So, I sat down to play… Unavowed (PC)
One of the relatively few good things about being snowed in is that you can sit around, do nothing and still feel good about it. So in the early days of the year, when it was too snowy to go outside, I binged Wadjet Eye’s latest point & click adventure game, Unavowed over a couple of days. I’m not joking about the binged thing, all I really did was play and sleep, as this is fairly long for a game of this genre. No regrets were had.
Coming in to Unavowed, I had been reading some amazing things about the game, in fact it was included in several “Best of the Year” lists so my interest was peaked. You see, I am a huge adventure fan, and I have been a fan of Wadget Eye’s games since The Shivah all the way back in 2005. But I rarely play games on the PC these days, so I figured I’d play Unavowed at some later point. Seeing it in these lists, and reading how it “redefines” the genre and does away with several of the conventions plaguing said genre, I was sufficiently hyped for the game.
Did the game live up to that seemingly exaggerated hype? Eh… I’m not exactly sure.
The first thing I noticed while playing was that the sweet melancholy and decay that characterized David Gilbert’s previous series, The Blackwell Saga, had been replaced by a much darker, serious tone. It felt a bit weird at first, since there was a safety in the atmosphere of the Blackwell games, but it is a welcome change. Most of the point & click adventure fans, myself included, grew up with the 1990s games, which were meant to be precisely that, an adventure. The tone was lighthearted, despite some darker themes, the protagonists were happy-go-lucky losers, and you can’t help but feel that the world these games presented to the player was what a teenager thought adult life would be like.
But as we grew older, and our lives became that much darker along the way (the world has always been a dark place, but maybe we grew more aware of that as well), we also changed the fiction we consume. It’s great to see that Dave Gilbert’s work has changed accordingly. Although, it has to be said, it’s not an easy transition for Unavowed. The game still has a rather cartoony look, and the first time you’re presented with uh, more mature scenes (can’t go into detail for fear of spoilers) it doesn’t quite… mesh. You get used to it the more you play, but at first it does stick out. But, to be fair, the art itself is quite wonderful and as I said after a while it really doesn’t bother you in the slightest.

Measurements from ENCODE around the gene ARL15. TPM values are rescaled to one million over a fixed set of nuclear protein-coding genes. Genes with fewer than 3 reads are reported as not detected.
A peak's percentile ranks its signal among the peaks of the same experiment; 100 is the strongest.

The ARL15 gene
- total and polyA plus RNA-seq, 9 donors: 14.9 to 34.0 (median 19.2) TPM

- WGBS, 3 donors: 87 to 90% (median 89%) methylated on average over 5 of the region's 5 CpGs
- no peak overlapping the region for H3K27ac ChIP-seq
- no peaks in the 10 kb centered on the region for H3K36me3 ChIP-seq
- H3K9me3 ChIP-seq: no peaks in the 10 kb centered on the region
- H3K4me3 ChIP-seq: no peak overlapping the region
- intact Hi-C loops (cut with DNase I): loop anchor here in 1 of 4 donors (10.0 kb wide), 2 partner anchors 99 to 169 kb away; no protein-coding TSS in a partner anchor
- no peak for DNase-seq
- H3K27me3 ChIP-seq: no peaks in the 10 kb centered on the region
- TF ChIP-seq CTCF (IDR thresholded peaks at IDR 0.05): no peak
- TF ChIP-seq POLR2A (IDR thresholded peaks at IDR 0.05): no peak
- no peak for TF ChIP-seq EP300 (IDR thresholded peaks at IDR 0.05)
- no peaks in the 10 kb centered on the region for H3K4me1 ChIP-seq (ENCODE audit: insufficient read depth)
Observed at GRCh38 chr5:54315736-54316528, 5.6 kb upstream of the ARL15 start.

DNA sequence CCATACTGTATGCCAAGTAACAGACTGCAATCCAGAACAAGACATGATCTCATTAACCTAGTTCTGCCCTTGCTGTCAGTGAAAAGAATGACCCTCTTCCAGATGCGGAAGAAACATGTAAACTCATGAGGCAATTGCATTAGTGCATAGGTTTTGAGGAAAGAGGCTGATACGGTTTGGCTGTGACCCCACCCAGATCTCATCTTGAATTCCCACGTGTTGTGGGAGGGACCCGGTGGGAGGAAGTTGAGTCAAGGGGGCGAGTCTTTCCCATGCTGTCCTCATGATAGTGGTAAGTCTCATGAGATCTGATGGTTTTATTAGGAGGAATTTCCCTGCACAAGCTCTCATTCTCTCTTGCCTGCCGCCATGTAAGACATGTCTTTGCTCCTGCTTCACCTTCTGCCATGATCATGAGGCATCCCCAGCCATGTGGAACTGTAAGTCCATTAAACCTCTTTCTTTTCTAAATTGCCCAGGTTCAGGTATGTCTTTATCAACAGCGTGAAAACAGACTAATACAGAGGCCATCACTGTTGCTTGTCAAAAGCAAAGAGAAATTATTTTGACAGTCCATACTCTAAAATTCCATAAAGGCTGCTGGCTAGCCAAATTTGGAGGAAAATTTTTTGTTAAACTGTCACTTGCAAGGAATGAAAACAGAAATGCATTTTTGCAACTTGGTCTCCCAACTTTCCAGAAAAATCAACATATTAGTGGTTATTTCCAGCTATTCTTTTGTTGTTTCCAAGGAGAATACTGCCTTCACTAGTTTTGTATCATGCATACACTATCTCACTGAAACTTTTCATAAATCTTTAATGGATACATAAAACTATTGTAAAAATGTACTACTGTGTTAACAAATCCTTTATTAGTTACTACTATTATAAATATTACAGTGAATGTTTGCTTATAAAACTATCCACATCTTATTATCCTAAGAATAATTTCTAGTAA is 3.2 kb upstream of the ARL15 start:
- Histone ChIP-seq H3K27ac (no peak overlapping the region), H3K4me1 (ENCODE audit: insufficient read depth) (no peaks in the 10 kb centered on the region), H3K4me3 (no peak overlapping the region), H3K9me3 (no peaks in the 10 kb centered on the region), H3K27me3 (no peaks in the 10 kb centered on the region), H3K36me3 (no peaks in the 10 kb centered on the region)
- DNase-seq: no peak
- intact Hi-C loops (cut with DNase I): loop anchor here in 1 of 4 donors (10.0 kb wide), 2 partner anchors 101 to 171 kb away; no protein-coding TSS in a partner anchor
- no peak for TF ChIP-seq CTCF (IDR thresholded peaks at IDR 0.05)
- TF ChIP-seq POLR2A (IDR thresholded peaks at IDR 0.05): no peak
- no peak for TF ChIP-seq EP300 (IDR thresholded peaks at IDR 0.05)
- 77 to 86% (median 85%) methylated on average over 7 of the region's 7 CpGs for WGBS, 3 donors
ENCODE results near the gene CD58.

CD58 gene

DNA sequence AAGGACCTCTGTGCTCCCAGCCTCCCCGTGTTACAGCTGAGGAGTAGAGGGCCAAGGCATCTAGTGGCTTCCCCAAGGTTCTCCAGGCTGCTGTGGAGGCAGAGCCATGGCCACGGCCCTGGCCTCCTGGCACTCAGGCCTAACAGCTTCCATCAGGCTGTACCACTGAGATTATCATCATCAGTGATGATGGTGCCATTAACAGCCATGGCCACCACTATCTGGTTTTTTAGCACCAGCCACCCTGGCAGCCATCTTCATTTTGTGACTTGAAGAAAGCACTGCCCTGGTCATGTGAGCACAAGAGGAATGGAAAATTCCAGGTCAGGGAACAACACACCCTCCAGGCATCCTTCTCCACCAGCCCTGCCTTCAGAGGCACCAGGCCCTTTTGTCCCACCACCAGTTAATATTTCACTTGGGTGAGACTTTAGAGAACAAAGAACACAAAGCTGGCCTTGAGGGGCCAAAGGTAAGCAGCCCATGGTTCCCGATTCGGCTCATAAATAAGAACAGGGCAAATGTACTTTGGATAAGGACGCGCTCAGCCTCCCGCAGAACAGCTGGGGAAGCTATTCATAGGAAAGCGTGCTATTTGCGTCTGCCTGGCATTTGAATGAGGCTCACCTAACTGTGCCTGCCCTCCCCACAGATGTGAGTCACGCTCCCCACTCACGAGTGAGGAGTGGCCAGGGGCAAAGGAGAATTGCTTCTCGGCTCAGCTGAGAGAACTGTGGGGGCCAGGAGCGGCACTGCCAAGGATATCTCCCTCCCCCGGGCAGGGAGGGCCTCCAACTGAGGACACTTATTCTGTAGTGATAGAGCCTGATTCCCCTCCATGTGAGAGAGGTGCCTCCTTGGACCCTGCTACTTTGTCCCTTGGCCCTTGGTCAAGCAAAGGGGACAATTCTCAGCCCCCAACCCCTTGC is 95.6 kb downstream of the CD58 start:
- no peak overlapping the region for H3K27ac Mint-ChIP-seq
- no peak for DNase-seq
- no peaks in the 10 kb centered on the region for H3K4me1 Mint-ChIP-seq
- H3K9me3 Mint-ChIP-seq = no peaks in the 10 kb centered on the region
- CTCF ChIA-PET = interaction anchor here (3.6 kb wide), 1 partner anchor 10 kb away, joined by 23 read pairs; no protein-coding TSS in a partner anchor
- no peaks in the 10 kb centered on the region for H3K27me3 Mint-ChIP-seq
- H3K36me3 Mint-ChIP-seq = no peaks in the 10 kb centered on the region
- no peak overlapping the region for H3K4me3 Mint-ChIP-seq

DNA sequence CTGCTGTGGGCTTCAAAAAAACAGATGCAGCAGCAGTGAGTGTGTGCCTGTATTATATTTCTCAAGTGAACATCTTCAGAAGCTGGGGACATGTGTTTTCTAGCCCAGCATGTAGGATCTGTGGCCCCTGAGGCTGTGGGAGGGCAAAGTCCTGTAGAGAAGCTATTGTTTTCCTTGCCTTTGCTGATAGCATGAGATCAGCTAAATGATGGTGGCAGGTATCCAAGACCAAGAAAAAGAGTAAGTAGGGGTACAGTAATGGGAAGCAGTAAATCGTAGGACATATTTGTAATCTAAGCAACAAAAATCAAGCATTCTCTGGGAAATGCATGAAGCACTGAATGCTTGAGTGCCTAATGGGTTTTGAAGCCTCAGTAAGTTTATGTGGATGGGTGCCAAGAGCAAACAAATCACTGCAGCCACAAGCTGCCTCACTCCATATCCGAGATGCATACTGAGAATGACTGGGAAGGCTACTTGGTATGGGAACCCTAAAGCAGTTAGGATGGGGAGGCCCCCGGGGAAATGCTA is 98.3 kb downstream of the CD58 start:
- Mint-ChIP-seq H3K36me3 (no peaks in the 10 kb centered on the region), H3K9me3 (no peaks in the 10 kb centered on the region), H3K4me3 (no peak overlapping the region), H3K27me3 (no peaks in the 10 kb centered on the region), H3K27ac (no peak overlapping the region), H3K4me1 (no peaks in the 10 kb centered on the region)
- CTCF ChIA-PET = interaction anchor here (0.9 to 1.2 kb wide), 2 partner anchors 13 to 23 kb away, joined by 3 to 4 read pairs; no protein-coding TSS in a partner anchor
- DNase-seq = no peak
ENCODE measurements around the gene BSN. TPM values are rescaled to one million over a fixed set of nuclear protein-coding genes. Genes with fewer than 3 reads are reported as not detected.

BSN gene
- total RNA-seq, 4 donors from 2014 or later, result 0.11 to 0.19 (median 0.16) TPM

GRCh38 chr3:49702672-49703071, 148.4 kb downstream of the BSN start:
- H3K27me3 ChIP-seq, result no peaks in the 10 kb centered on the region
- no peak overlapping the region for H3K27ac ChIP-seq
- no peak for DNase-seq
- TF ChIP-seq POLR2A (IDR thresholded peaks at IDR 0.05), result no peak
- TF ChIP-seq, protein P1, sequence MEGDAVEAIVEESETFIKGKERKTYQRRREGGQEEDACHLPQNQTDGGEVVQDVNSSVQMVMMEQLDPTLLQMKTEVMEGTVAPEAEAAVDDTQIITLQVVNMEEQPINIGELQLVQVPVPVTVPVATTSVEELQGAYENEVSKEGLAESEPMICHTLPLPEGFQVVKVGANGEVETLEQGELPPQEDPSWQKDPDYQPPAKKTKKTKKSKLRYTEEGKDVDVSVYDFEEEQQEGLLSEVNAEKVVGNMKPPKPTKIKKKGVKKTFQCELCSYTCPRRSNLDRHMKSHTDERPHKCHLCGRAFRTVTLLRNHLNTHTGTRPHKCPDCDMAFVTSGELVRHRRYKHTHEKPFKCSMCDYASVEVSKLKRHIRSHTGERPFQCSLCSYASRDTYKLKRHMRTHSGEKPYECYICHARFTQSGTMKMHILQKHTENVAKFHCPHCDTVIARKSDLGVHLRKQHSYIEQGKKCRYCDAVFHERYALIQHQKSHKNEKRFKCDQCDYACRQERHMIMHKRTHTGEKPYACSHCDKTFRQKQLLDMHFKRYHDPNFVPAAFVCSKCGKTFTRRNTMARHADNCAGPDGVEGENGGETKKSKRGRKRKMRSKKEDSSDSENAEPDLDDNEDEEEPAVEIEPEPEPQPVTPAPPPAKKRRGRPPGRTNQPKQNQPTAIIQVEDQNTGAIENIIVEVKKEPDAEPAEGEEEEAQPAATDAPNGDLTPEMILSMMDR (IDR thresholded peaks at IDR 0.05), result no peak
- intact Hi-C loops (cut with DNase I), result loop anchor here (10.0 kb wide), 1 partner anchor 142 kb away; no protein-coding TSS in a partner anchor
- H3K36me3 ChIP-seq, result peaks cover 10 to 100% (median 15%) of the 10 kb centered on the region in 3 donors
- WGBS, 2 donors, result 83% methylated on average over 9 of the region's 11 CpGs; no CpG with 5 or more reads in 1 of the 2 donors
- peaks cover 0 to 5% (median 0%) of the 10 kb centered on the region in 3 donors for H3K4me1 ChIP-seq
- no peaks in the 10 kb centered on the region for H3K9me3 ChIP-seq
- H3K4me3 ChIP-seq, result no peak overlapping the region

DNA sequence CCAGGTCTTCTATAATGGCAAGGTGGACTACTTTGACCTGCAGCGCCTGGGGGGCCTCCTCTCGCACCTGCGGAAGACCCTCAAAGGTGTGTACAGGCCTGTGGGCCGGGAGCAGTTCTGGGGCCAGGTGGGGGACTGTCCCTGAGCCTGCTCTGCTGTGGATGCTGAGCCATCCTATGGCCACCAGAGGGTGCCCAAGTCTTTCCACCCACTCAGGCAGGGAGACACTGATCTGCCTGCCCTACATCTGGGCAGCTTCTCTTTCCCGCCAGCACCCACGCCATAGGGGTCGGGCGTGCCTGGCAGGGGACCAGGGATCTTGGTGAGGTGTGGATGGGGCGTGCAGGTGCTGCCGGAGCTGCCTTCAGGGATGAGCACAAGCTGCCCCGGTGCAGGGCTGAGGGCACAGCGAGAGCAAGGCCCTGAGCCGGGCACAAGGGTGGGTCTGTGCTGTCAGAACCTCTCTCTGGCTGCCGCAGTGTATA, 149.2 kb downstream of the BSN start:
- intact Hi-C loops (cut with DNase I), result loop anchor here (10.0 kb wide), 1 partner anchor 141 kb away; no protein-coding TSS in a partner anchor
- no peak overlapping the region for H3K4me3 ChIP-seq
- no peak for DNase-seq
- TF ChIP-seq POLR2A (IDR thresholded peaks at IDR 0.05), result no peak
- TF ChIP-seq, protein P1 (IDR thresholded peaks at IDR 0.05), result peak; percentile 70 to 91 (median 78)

One thing that Unavowed was praised for was the inclusion of three characters; one that you play as and two that help you at specific parts of the game. You choose these two out of an available four, and they’re really different to one another, both in personality and the way the game progresses depending which ones you’ve chosen. It’s a nice touch, and it does solve one of the biggest assumed problems with adventure games, which is replayability. Personally, I rarely replay games so this isn’t that big a deal, but it’s a nice thing to have. One touch I do love is that these characters that you bring with you have their little chatter in the background while you’re doing stuff -I’ve always loved that in games. It really creates the feel of a living world that’s around even after your PC is turned off, plus it’s a great way to flesh out the characters even more.